BBQ Review

United BBQ (closed)

146 Ives Street

Providence, RI 02906

(401) 751-9000


  category: Providence BBQ, Rhode Island BBQ




Other Opinion

(01/04/09) (02/14/09) (07/26/09)



The Joint


Located in the funky Fox Point area of Providence, United BBQ is a tiny brick building that pumps out a surprisingly wide array of barbecue, mostly for takeout and delivery. The over-the-counter setup affords a panoramic view into the equally surprisingly clean kitchen. For those who elect to eat in the restaurant, there are two hightop tables with bar stools and several additional stools that line the dining counter along the front windows. There's no bar or alcohol, but BYOB is a nice option, as are the handy parking lot and delivery feature.



The Menu


United BBQ offers St Louis cut pork ribs, dinosaur bone beef ribs, brisket, pulled pork, barbecue chicken, pulled chicken, smoked turkey and smoked sausage, plus hamburgers, grilled chicken sandwiches and some specials like smoked pastrami. Appetizers include chili, BBQ wings and "potato boats" stuffed with a choice of smoked meats, chili or smoked seitan (a soy product). The menu is quite accommodating to vegetarians, offering a seitan sandwich, a vegan chili, tamales, a Tofurkey kielbasa sandwich and Boca burgers.


There's some menu flexibility, with any two items available for inclusion in the BBQ combo. Beef ribs can be ordered as a platter or by the rib at $2 each. If you order any sandwich, you can add as many sides as you want for $1 each.



The Visits


I made two weekend lunch visits with different barbecue buddies, both within United BBQ's first two months of operation, then visited again for another weekend lunch a few months later.


The Appetizers


The beef chili didn't really impress me as a barbecue chili, but it's a good straightforward ground beef variety, with just enough meat, just enough heat and plenty of cheese.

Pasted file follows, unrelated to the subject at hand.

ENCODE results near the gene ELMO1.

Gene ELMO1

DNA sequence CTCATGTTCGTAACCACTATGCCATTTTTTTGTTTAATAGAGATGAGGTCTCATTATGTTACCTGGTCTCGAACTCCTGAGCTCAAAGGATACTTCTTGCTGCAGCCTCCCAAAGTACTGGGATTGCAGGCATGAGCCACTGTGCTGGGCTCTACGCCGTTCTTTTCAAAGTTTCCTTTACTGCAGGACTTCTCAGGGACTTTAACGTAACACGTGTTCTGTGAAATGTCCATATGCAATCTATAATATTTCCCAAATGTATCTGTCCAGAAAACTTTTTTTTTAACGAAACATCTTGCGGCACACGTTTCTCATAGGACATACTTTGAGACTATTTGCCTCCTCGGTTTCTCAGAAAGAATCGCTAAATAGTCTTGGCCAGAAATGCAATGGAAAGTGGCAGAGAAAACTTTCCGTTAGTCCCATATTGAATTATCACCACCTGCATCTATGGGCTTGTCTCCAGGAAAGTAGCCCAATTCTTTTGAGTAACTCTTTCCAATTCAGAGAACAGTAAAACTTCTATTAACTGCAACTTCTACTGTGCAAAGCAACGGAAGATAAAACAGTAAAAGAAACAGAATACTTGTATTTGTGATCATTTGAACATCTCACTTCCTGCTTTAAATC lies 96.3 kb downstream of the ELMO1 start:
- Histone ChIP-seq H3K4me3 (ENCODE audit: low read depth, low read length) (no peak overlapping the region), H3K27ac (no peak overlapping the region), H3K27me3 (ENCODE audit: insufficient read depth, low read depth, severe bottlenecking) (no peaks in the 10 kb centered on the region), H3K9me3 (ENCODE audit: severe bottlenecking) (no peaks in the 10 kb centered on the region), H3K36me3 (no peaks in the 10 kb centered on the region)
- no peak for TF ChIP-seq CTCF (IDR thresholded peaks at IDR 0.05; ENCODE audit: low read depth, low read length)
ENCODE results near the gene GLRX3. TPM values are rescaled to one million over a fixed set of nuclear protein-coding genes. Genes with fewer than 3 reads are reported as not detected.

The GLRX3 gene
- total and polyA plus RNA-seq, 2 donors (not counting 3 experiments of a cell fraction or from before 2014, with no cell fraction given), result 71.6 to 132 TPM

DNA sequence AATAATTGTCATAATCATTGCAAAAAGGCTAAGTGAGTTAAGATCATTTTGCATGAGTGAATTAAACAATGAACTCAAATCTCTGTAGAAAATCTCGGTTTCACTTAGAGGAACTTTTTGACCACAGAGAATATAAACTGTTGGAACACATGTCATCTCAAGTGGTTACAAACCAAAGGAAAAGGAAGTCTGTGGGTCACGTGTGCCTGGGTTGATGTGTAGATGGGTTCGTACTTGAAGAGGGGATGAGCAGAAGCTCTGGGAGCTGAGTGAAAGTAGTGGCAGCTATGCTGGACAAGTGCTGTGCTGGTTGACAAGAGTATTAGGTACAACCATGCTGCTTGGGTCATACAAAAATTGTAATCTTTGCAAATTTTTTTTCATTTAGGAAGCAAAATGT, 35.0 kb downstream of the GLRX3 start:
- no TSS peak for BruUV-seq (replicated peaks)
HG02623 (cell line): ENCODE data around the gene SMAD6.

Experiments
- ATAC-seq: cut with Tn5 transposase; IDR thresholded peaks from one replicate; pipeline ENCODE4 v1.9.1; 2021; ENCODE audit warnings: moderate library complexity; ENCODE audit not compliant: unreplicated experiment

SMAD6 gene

Wings are a strong suit here. Smoked then flash-fried, then coated with a choice of sauce (BBQ, Buffalo or hot), they offer decent size, crispy edges, light smoke, perfect doneness and a good overall flavor with a balanced sauce. I liked them enough to include United BBQ in my January 2009 Favorite Wings list, and my most recent try was just as good as the first.



The Meats


Pork ribs have been good each time, with one visit bordering on great. I'm not a fan of the presentation, where a half rack is laid face down into the sides beneath, and I thought the saucing on the first visit was a bit heavy handed (I now order them unsauced), but that's where the criticism ends. United's ribs are as generously rubbed as any I've had, and that rub succeeds not only in its balance of sweet and savory (you can taste both in spades and neither dominates) but also in that rare case of a heavy rub being served perfectly crisp (usually a heavy rub risks getting slushed into an ashen mess due to storage and condensation). The flavor here isn't just on the well-formed bark but deep into the meat, and it's quite pleasant. Smoke is light but noticeable. The texture edges slightly into overtender, but is a good compromise between competition tenderness and what mainstream customers are probably seeking.